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The stock has lagged since the company went public in 2006. McDonald's is a different story.
It's worth noting that before shares jumped on rumor of the buyout, Burger King stock has been anything but royal. Shares of the fast food chain had been down about 6% from when it went public in May of 2006, The New York Times reported.
Compare that with the spectacular rise of McDonald's (MCD), whose shares have soared 111% during that same period.
Some observers say we'll avoid a double dip because things are already so miserable.
The key sectors of the economy that normally are recession indicators are extremely depressed. Car sales are pathetic. Housing construction is miserable. Things are so bad, in fact, there's nowhere to go but up.
So, uh, that's good news? "It doesn't rule out a recession," one economic researcher told Bloomberg. "It just makes it less likely than otherwise."
An analysis of last month's best-performing shares offers several lower-risk plays.
By Philip van Doorn, TheStreet
After decent performance in July, when the great majority of stocks among the 50 largest public U.S. bank and thrift holding companies (by total assets) showed gains, August was a return to misery for the banking sector, with 49 out of 50 declining.
Here are the five best stock performers among the group during August:
5. Hudson City Bancorp
Company Profile: Headquartered in Paramus, N.J., Hudson City Bancorp (HCBK) operates more than 130 branches in New Jersey, New York and Connecticut. Shares declined 6% during August to close-out the month at $11.53.
A levy on cash-rich companies that don't hire seems right in line with the administration's agenda -- not to mention the media's.
By Jim Cramer, TheStreet
The afterglow of yesterday's rally is a good time to talk about what I see the Obama administration cooking up against business. The Obama camp loves to cultivate the media. They do a fabulous job of it. And one thing the media despises is companies with richly paid CEOs, stockpiling money rather than hiring.
We now know that, despite Treasury Secretary Tim Geithner's assurances to the contrary, the administration will let the capital gains and dividend taxes go all the way back up. The tax rate on dividends for the middle class and upper-middle class, as well as the upper class, is going to ordinary income levels, as this administration thinks the stock market is the plaything of the rich. We know that capital gains are viewed as the scourge of the hard left -- as the only people with capital gains are wealthy -- in this administration's heavily left-leaning orientation.
But the levy that is missing is the tax on companies that don't hire. I am predicting right now, right here, that we will see a tax on those earnings not being put to work hiring. It's too juicy.
The joint venture between Royal Dutch Shell and Cosan moves to completion.
It's taken a while, but the joint venture announced in February between Royal Dutch Shell (RDS.B) and Brazilian sugar and ethanol giant Cosan (CZZ) has finally moved to the signing of binding agreements.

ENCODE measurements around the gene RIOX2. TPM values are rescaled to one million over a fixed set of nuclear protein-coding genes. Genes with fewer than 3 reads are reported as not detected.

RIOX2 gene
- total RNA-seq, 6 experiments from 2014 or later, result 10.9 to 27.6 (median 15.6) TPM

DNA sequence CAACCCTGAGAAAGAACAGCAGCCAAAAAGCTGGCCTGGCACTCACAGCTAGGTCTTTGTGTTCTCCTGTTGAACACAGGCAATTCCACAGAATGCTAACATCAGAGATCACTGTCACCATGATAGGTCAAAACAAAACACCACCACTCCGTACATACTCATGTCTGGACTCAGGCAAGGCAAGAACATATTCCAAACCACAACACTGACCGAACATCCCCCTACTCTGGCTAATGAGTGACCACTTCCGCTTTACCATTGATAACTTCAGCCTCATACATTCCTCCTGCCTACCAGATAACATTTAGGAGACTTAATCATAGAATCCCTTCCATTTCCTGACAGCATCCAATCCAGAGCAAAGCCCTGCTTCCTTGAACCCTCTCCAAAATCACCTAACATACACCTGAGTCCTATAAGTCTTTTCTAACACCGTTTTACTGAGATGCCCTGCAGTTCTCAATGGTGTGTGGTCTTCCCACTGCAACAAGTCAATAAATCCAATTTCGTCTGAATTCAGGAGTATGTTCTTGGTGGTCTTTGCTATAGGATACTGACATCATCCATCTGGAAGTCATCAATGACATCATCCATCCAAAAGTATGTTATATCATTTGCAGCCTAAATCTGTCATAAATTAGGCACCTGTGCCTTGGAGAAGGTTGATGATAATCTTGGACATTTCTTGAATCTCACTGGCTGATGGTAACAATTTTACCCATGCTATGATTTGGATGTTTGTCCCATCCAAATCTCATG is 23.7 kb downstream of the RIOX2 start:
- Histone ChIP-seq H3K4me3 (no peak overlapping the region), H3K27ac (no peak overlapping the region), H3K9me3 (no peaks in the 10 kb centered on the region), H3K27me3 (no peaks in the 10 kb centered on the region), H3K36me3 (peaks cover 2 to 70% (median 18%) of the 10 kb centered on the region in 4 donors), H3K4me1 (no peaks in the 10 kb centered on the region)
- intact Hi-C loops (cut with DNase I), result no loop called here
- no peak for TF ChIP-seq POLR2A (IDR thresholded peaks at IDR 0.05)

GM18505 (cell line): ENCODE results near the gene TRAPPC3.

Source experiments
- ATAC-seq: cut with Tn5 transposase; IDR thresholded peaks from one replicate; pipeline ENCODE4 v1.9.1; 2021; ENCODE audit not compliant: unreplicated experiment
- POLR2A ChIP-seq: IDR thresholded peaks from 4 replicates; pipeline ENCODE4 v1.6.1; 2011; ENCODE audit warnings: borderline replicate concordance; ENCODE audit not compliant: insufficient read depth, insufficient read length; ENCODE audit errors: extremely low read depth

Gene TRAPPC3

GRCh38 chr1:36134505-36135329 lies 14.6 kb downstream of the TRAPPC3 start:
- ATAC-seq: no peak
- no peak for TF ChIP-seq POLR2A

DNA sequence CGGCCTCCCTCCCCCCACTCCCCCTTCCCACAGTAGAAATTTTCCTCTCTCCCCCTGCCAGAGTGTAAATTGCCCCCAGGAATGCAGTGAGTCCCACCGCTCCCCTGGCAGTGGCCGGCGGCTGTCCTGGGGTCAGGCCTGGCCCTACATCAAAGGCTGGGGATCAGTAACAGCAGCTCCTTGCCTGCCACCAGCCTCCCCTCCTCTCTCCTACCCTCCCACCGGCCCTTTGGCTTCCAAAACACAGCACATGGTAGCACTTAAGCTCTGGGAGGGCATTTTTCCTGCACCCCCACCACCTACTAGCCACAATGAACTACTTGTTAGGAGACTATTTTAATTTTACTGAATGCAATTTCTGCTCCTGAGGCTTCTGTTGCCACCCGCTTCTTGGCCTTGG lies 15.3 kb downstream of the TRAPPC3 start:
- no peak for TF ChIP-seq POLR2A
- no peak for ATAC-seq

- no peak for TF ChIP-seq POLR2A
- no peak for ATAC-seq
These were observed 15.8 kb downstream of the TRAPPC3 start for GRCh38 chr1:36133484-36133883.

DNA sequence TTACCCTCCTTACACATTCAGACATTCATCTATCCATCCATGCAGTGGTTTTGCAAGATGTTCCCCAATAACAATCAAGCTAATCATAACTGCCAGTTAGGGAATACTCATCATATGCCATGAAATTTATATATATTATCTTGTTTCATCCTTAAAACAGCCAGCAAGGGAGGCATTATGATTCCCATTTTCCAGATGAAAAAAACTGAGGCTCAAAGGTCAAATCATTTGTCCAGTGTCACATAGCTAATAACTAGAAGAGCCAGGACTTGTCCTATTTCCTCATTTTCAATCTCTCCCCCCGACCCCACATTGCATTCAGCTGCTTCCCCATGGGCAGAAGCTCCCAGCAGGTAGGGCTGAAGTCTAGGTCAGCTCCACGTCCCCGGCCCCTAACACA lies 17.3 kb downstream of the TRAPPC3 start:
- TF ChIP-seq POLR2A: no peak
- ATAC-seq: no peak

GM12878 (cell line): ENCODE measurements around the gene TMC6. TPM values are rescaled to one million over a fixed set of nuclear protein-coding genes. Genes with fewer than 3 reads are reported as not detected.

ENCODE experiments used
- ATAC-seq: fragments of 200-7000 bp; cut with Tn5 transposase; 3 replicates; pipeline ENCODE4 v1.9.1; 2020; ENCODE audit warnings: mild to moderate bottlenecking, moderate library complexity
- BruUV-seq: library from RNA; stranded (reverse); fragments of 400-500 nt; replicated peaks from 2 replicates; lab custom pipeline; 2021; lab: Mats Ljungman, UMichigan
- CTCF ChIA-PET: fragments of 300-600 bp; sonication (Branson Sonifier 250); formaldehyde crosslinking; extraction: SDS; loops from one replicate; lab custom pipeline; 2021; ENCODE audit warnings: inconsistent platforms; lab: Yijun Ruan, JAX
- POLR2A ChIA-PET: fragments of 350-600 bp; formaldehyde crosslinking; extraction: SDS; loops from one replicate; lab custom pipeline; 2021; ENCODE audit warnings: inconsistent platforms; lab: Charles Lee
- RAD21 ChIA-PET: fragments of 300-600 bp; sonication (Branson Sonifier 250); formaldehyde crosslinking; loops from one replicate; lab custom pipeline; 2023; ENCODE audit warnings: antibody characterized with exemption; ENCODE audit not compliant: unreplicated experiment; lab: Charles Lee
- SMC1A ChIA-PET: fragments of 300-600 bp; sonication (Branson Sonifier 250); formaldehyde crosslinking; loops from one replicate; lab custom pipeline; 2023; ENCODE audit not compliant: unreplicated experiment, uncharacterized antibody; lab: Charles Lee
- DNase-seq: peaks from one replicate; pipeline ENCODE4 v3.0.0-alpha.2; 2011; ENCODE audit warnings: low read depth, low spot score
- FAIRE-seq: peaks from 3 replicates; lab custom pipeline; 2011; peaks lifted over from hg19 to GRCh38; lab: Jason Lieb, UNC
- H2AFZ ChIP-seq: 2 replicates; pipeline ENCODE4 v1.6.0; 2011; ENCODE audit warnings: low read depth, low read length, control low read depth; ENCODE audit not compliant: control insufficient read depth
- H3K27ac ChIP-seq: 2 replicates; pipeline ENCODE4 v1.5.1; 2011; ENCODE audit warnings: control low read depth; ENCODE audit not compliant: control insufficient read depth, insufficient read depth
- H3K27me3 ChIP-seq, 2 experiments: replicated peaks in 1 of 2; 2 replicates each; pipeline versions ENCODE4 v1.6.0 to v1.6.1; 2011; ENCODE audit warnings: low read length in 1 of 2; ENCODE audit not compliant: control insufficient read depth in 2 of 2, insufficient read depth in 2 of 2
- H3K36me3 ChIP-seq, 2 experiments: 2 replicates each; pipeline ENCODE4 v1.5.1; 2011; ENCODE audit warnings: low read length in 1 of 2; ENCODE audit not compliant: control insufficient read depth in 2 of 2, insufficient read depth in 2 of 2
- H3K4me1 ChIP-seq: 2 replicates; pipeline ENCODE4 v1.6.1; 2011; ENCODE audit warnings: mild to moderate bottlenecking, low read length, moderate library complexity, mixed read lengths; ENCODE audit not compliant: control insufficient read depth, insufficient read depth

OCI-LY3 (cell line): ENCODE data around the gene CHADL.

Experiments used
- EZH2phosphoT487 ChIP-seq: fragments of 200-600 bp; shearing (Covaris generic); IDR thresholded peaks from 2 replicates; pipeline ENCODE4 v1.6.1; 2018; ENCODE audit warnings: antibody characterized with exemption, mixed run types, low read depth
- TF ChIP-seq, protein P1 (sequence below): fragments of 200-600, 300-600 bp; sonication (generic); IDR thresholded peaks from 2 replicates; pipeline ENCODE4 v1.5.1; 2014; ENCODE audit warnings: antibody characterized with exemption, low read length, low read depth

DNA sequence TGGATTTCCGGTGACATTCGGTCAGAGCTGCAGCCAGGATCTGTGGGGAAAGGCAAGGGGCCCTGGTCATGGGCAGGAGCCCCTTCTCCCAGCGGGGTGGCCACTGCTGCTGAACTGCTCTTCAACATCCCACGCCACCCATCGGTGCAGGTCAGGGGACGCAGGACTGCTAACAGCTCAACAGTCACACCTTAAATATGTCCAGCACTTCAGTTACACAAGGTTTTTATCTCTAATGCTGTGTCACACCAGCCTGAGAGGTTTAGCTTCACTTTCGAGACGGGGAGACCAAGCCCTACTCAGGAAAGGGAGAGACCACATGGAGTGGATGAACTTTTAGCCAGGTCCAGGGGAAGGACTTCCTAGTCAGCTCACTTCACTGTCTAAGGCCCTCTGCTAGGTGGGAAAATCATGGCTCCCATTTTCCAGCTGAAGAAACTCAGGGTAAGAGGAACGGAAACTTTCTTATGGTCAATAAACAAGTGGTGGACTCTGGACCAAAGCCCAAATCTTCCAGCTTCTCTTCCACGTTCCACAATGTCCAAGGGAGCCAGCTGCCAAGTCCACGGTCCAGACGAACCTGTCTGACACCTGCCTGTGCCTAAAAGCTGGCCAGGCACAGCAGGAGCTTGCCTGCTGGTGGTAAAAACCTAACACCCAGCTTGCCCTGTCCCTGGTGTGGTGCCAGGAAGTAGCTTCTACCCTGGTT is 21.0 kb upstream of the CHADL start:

The deal, when completed, would create the third largest ethanol producer in the world, with annual production of 440 million gallons and a sales network of 4,500 stations. Estimated annual sales revenue would come to $21 billion.
The deal seems a natural: Combine Brazil's largest processor of sugar cane (Cosan will contribute its 23 sugar cane mills; all of its co-generation plants; 1,730 retail outlets, and other ethanol assets to the deal) with 2,740 retail stations operated by Europe's largest oil company.
The company overhauls its Apple TV product and debuts new iPods for the holidays.
None of the products out there are outstanding yet. Apple (AAPL) made a half-hearted attempt years ago with its own Apple TV product, which the company admits was never a huge hit.
But that's all changed now. The company unveiled a new Apple TV (pictured) Wednesday that aims straight for mass adoption with a new business model that favors renting over buying. Apple wants this to be huge. Apple also overhauled its entire iPod line for the holidays, making the devices smaller and with more features.
Here's what you need to know about Apple TV:
Ignore all the sour sentiment. Valuation and technical measures suggest equities are headed higher.
It's been a dismal couple of months for the stock market. There's been fear over the European debt crisis, and we've seen uncertainty over the health of the economic recovery and, of course, fresh concerns over the state of the housing market. The result was the worst August for equities in nine years, with shares down more than 14% from their April highs.
But that's all changing now. Stocks are blasting higher today off of strong support near 1,040 on the S&P 500 -- it was tested back in February, in May, in June and again over the past week. Other technical indicators, such as market breadth and volume trends, are also supportive of higher prices.